Debbie C. Thurmond PhD

Debbie C. Thurmond, PhD

Associate Director: Basic Diabetes Research Group, Herman B Wells Center for Pediatric Research

Associate Director: Basic Diabetes Research Group, Herman B Wells Center for Pediatric Research

Professor: Department of Biochemistry & Molecular Biology

Professor: Department of Cellular & Integrative Physiology

Research Group Website: Diabetes

Education: PhD in Biochemistry, The University of Iowa, 1997; MS, Nutrition, 1992; and BS, animal science, 1988, both at University of California-Davis


Pub Med Search

Current Research Interests:

Type 2 diabetes is a 'two-hit' disease; one 'hit' is dysfunction of glucose clearance by the skeletal muscle and adipose tissues (GLUT4 vesicle translocation), and another 'hit' is dysfunction of insulin secretion by the pancreatic islet beta cells (insulin granule exocytosis). Remarkably, these seemingly divergent processes require similar molecular machinery termed SNARE proteins, and aberrant quantities and functions of particular SNARE and SNARE-associated proteins are implicated in each 'hit' of diabetes. Specifically, the aberrant function of the Munc18c protein with its binding partner Syntaxin 4 has been reported in diabetic human muscle and islets and therefore carries great potential for development of novel therapeutic strategies that could simultaneously tackle both 'hits' of this disease to improve the livelihood of people with diabetes.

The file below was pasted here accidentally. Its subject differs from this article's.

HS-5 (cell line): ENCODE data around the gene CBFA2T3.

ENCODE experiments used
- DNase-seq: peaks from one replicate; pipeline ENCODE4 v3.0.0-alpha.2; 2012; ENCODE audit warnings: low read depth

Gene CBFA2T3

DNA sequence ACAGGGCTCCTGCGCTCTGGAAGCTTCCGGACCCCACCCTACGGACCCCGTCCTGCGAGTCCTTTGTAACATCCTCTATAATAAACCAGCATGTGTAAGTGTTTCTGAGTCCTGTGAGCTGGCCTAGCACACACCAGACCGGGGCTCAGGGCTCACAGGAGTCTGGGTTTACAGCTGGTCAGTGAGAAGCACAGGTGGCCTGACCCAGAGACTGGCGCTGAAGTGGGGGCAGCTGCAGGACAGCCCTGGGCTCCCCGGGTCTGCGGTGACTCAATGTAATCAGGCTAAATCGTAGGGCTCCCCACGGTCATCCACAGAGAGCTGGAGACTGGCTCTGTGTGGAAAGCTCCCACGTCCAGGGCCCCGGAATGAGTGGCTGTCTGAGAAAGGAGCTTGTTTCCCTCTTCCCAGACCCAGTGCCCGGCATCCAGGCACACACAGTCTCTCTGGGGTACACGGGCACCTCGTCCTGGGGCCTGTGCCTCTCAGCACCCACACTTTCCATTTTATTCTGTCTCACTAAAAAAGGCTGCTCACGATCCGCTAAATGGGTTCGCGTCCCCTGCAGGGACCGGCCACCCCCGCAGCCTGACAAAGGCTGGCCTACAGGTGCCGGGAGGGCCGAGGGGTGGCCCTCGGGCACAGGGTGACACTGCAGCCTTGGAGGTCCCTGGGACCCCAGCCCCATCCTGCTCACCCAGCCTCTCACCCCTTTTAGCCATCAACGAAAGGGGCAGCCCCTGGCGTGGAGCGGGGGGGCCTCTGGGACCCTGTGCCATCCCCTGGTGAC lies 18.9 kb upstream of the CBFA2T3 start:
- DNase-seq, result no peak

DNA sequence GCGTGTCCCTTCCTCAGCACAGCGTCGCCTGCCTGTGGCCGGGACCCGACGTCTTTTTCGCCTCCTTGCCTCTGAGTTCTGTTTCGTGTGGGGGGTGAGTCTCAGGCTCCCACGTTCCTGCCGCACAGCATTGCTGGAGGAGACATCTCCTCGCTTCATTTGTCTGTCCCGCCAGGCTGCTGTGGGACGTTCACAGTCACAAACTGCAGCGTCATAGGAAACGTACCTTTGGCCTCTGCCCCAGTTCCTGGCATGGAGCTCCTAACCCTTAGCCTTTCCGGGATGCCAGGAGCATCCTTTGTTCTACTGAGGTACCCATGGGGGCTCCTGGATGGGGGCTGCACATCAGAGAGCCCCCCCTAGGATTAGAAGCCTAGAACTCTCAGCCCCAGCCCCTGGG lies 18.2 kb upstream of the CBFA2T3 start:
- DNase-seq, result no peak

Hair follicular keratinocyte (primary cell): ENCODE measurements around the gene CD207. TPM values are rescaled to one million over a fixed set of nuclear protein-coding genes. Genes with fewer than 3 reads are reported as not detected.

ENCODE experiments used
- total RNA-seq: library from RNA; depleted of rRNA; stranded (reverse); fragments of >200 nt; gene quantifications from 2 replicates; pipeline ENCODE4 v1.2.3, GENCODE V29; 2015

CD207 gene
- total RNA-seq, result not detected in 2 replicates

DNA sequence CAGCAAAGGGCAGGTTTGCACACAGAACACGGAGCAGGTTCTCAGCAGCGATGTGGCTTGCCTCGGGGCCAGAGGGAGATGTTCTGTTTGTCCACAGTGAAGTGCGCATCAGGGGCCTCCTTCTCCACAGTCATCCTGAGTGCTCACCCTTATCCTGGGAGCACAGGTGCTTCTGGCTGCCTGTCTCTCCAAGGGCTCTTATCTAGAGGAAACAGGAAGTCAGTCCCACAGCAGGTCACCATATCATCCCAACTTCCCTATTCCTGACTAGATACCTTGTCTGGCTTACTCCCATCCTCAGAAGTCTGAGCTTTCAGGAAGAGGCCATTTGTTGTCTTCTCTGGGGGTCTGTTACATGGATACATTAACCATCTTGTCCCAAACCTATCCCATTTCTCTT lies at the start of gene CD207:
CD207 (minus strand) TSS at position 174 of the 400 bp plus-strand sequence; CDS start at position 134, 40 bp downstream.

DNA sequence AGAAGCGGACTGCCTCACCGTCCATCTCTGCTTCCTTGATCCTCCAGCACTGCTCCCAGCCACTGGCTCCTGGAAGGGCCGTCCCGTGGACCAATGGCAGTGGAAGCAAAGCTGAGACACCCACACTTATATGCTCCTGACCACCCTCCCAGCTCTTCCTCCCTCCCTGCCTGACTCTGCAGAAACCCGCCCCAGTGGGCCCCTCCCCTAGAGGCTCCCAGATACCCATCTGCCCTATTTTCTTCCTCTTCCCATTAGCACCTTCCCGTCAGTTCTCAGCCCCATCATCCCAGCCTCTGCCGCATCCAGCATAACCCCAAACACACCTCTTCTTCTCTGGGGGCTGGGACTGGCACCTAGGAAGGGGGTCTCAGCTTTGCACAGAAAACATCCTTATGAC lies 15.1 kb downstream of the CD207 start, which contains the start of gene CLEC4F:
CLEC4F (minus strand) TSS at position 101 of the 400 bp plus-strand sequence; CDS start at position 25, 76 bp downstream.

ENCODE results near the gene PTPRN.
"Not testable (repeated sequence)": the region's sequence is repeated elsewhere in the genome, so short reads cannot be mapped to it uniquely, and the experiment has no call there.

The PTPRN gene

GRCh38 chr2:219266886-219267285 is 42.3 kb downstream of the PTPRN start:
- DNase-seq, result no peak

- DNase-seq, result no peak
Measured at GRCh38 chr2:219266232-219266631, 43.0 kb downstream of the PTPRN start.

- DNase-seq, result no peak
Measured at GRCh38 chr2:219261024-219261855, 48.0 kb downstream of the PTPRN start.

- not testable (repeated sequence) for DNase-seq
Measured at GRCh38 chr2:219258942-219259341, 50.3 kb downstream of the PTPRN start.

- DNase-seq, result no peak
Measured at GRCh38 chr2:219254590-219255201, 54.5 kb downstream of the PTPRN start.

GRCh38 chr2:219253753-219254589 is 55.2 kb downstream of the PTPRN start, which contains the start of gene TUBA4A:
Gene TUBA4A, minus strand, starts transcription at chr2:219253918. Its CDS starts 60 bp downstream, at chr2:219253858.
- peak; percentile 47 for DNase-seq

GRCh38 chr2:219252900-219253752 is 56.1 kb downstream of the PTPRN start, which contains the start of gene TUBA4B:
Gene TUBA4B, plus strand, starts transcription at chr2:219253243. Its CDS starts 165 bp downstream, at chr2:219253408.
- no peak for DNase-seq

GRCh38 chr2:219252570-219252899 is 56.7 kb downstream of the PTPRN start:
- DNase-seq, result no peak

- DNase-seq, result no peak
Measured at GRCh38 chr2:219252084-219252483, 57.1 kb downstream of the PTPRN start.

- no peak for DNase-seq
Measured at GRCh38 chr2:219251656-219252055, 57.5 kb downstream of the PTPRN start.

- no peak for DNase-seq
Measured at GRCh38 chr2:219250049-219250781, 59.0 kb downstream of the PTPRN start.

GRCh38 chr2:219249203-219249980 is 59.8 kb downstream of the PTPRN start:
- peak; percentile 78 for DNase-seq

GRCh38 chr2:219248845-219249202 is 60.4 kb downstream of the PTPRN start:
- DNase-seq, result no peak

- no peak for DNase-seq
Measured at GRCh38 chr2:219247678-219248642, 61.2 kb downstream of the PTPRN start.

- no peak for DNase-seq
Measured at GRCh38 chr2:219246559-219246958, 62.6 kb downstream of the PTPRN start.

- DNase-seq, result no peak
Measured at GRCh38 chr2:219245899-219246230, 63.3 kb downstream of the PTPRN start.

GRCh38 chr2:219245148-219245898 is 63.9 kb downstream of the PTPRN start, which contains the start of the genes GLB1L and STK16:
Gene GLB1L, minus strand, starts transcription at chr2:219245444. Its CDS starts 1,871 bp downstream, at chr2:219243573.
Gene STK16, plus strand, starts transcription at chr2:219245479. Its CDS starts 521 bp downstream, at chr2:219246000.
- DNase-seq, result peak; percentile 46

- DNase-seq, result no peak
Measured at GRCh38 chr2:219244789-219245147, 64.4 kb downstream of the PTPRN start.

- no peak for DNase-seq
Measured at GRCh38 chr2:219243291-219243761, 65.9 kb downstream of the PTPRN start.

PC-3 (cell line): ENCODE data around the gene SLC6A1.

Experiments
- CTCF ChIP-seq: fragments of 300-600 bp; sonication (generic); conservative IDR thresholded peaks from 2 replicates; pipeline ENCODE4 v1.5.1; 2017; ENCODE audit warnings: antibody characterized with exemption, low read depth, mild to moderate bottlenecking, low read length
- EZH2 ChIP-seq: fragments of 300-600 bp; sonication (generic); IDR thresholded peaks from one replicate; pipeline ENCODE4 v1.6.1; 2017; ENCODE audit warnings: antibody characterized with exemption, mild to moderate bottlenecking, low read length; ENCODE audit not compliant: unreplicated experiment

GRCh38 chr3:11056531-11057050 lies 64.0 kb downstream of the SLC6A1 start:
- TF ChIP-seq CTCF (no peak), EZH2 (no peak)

Current treatments of diabetic patients with insulin delivery or other stimulants of insulin release fail to mimic the body's natural and complex pattern of insulin secretion, often resulting in hypoglycemia problems and eventual beta cell failure. Thus, another focus area of the lab is in deciphering the mechanisms used by pancreatic islet beta cells to meter insulin release, and then devise ways to recapitulate this metering mechanism pharmacologically in the patient. Thousands of insulin granules exist behind a filamentous actin (F-actin) barrier in the beta cell and F-actin remodeling is known to mobilize granules to the t-SNARE proteins at the cell surface, yet the mechanisms involved in remodeling and granule mobilization are largely unknown and untested. We and others have made progress in discovering that a key protein in this is Cdc42, a small Rho family GTPase that promotes actin reorganization in response to glucose. In addition, we have discovered that Cdc42 'multi-tasks' and also functions in targeting insulin granules directly to the SNARE proteins at the cell surface. Thus, pharmacologically targeting Cdc42 signaling in an effort to enhance actin-mediated granule mobilization may also impact granule targeting to the SNARE proteins.

Dr. Thurmond's Laboratory